One of the major problems you face while you build deep neural networks is the problem of Vanishing and Exploding gradients. Let’s see why the gradients vanish or explode in the upcoming video.

In the above video, you heard about vanishing and exploding gradients. Let us, deep-dive, into these two concepts and understand the reason behind them.

Let us first consider the case of **vanishing gradients**. You have computed gradients for weights and biases during backpropagation. These gradients usually consist of multiple terms multiplied by each other. Now consider, if all these terms are very small (less than 1), the product of these terms will end up being a very small value.

Recall, the formula for weight updates:

wnew=wold−α∗δLδw

Now, as you already know the commonly used value of learning rate, α=0.01 and if the value of δLδw is very small, the product of these terms will also be very small and wnew≈wold. Hence, it will either take a very long time for the function to reach convergence or it will fail to reach convergence.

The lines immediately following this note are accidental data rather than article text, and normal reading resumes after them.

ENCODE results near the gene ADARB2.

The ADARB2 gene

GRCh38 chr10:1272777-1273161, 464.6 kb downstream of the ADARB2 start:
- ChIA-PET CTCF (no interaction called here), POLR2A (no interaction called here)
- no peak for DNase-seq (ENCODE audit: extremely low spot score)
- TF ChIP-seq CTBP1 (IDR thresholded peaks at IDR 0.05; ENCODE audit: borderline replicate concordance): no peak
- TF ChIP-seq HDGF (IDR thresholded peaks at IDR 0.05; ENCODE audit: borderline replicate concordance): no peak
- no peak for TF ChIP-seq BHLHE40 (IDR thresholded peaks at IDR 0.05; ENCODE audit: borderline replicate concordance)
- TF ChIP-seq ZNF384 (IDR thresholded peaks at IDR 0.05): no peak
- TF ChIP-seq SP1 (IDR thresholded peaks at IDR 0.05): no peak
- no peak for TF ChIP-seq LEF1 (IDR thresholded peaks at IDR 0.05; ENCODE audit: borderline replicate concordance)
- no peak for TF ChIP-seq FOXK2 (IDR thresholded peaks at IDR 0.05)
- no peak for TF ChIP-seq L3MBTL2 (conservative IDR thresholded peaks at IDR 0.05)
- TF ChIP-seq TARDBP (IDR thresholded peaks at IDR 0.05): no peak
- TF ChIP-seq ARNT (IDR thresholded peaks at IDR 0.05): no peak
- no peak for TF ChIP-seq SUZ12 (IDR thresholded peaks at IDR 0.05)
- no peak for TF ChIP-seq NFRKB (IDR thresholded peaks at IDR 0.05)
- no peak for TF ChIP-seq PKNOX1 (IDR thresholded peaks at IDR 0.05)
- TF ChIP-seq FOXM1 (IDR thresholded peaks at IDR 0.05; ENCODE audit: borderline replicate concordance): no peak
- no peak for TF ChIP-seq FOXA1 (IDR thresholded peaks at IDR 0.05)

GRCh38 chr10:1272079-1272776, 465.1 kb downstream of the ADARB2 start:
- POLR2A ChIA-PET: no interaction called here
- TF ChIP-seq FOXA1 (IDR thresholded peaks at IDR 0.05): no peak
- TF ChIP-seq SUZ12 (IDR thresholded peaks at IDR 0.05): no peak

Similarly, in the case of **exploding gradients**, if all the terms in the gradient are very large, the product of these terms will end up being a large value. Therefore the new weight will be much smaller than the old weight due to the ‘minus’ sign in the formula i.e., wnew<wold, and you will not be able to reach the minima.

Some of the ways to mitigate the vanishing and exploding gradients problem are:

- Gating which you’ll study in RNNs
- Residual Connections will be introduced in CNNs
- Batch normalization, you have already studied

In the next segment, you’ll get to know about the different initialization strategies.

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